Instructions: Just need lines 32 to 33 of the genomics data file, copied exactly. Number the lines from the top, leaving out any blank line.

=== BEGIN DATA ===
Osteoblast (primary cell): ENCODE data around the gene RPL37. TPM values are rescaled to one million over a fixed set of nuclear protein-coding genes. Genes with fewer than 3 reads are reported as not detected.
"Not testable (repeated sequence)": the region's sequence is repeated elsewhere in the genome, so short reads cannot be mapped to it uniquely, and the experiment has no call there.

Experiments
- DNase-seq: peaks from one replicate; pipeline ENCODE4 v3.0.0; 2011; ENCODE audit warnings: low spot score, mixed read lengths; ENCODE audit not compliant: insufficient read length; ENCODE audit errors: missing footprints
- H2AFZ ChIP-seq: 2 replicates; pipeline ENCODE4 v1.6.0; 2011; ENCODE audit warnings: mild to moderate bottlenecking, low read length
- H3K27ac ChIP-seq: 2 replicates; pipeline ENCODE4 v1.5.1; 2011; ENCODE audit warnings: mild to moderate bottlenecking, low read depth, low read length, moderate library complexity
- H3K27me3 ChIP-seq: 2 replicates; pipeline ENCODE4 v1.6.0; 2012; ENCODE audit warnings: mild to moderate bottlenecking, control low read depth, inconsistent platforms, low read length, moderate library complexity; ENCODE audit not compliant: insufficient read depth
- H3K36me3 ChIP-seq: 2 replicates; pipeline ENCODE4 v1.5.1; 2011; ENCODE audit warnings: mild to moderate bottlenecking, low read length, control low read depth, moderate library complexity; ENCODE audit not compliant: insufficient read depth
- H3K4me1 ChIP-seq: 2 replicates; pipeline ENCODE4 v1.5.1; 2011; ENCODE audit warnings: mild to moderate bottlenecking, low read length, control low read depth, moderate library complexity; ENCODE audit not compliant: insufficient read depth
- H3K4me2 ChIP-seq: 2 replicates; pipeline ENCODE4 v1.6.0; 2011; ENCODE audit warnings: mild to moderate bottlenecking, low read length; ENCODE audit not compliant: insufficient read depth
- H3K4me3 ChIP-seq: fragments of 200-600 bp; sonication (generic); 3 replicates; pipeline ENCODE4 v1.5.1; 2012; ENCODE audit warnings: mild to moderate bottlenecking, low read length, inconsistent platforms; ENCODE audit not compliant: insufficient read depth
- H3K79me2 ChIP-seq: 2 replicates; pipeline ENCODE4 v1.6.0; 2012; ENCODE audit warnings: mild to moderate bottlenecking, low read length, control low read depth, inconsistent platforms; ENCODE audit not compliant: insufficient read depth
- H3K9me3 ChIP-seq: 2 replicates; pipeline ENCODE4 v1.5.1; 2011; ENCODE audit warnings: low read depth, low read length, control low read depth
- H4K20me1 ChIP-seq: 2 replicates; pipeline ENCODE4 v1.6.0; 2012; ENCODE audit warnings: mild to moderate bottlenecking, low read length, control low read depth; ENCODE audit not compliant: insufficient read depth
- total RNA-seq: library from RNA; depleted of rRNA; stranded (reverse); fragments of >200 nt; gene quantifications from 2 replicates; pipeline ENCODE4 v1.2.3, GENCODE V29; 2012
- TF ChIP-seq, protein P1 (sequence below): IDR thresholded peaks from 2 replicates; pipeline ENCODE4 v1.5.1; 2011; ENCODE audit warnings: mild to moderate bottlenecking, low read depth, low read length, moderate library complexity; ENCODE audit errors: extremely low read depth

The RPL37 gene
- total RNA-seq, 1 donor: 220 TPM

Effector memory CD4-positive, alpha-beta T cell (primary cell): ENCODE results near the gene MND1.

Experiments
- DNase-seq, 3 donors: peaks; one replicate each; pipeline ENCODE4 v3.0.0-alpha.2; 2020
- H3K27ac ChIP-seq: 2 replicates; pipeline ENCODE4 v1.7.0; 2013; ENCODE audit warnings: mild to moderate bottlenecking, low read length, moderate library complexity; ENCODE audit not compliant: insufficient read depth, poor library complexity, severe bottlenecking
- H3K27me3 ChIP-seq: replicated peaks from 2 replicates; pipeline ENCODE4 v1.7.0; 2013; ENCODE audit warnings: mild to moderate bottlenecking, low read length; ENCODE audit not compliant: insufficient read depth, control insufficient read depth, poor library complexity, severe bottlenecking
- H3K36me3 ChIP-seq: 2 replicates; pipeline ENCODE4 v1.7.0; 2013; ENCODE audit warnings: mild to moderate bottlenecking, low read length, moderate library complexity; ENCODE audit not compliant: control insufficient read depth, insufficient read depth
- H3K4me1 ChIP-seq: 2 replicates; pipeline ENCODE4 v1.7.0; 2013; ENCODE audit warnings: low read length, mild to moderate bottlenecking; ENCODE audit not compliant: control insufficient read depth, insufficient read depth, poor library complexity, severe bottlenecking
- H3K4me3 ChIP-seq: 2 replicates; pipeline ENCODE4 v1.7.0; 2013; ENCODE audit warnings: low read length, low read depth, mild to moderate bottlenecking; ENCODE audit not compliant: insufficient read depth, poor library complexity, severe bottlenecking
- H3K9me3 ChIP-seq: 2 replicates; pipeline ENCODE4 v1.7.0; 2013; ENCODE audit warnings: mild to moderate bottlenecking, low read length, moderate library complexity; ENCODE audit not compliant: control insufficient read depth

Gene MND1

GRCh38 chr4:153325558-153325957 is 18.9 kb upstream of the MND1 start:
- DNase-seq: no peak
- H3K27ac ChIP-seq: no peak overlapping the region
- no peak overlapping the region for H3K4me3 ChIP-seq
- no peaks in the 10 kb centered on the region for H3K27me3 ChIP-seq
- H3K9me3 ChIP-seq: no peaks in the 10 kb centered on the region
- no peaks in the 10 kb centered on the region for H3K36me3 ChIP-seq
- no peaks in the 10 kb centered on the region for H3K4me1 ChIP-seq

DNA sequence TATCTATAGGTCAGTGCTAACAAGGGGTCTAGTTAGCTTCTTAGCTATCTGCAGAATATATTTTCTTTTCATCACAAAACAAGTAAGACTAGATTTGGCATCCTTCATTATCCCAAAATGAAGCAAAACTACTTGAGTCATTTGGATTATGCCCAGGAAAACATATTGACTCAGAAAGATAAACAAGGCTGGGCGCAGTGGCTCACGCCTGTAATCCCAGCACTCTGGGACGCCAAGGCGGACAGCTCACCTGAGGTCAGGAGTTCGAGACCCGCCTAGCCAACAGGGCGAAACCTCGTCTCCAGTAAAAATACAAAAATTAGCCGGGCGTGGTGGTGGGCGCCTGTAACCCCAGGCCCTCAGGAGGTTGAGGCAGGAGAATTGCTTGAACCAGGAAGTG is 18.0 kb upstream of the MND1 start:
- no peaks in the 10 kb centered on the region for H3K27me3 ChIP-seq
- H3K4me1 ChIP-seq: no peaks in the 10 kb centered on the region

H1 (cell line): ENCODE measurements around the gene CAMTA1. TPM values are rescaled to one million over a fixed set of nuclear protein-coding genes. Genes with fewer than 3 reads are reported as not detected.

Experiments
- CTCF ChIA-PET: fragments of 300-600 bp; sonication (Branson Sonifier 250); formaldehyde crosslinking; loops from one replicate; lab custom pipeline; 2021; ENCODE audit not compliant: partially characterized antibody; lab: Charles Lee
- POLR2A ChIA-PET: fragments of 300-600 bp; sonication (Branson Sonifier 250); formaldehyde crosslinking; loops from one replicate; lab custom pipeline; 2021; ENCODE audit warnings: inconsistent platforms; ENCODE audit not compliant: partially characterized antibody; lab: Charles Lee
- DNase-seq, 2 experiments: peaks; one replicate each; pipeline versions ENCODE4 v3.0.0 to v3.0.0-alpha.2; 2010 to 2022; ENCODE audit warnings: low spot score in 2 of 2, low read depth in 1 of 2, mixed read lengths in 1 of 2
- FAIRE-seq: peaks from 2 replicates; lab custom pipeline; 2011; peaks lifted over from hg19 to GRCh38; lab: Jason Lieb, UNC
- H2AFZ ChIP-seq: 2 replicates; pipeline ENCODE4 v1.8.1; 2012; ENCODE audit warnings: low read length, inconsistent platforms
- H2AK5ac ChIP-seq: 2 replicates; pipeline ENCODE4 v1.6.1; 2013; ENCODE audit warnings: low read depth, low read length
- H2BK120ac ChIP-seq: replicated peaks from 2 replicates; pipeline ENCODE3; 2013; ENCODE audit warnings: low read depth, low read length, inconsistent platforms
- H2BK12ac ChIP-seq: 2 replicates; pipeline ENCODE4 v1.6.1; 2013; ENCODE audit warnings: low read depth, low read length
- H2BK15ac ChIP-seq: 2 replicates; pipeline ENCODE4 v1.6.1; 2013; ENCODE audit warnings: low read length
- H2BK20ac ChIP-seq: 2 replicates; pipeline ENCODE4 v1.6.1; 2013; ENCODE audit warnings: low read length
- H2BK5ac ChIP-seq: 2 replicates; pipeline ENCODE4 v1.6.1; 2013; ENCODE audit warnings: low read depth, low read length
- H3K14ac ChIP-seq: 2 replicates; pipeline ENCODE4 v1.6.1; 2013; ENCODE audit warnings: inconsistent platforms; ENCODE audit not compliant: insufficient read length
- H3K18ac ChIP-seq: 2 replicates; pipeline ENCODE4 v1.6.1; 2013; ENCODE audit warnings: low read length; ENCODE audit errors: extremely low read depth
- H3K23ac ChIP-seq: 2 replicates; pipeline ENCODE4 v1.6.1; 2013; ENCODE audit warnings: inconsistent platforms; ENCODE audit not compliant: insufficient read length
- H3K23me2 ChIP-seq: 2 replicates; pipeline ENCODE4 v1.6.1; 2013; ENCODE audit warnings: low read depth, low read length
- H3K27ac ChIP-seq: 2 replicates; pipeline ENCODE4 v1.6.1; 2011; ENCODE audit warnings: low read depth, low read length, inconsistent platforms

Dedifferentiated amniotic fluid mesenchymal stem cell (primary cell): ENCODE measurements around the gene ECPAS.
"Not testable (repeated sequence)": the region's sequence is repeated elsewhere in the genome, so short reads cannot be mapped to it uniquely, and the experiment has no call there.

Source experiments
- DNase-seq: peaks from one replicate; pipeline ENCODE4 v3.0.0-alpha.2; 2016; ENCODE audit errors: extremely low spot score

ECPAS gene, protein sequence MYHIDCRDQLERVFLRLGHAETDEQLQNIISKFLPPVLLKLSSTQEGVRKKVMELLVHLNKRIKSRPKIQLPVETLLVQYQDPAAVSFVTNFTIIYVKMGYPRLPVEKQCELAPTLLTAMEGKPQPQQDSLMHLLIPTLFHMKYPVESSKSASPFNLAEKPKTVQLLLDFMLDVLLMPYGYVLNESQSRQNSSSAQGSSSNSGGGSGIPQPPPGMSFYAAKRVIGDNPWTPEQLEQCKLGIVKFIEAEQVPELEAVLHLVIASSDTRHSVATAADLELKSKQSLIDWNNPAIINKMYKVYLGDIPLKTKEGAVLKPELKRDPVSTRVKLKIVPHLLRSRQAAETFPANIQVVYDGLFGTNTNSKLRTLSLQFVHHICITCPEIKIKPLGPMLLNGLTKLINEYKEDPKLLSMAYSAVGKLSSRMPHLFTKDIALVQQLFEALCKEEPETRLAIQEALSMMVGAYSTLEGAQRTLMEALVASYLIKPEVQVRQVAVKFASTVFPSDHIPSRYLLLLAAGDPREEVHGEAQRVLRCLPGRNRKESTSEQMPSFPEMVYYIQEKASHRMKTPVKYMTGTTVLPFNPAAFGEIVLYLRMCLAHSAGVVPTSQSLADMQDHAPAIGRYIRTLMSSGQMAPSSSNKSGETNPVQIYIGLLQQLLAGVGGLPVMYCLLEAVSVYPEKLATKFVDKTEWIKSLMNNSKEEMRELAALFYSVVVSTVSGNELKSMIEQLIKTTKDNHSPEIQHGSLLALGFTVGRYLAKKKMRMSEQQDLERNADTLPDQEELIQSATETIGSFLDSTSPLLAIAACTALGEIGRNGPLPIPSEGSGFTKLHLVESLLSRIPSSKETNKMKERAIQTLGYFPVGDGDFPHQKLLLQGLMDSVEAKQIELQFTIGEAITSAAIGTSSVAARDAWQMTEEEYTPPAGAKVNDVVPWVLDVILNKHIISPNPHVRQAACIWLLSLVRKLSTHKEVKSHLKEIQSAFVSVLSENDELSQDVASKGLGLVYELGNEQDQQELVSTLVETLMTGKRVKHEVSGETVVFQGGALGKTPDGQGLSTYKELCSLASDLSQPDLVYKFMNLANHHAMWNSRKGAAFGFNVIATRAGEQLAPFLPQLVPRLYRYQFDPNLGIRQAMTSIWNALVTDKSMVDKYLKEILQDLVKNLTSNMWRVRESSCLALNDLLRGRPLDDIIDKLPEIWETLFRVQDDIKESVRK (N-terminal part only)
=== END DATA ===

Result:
- no peak overlapping the region for H3K4me3 ChIP-seq
- no peaks in the 10 kb centered on the region for H3K27me3 ChIP-seq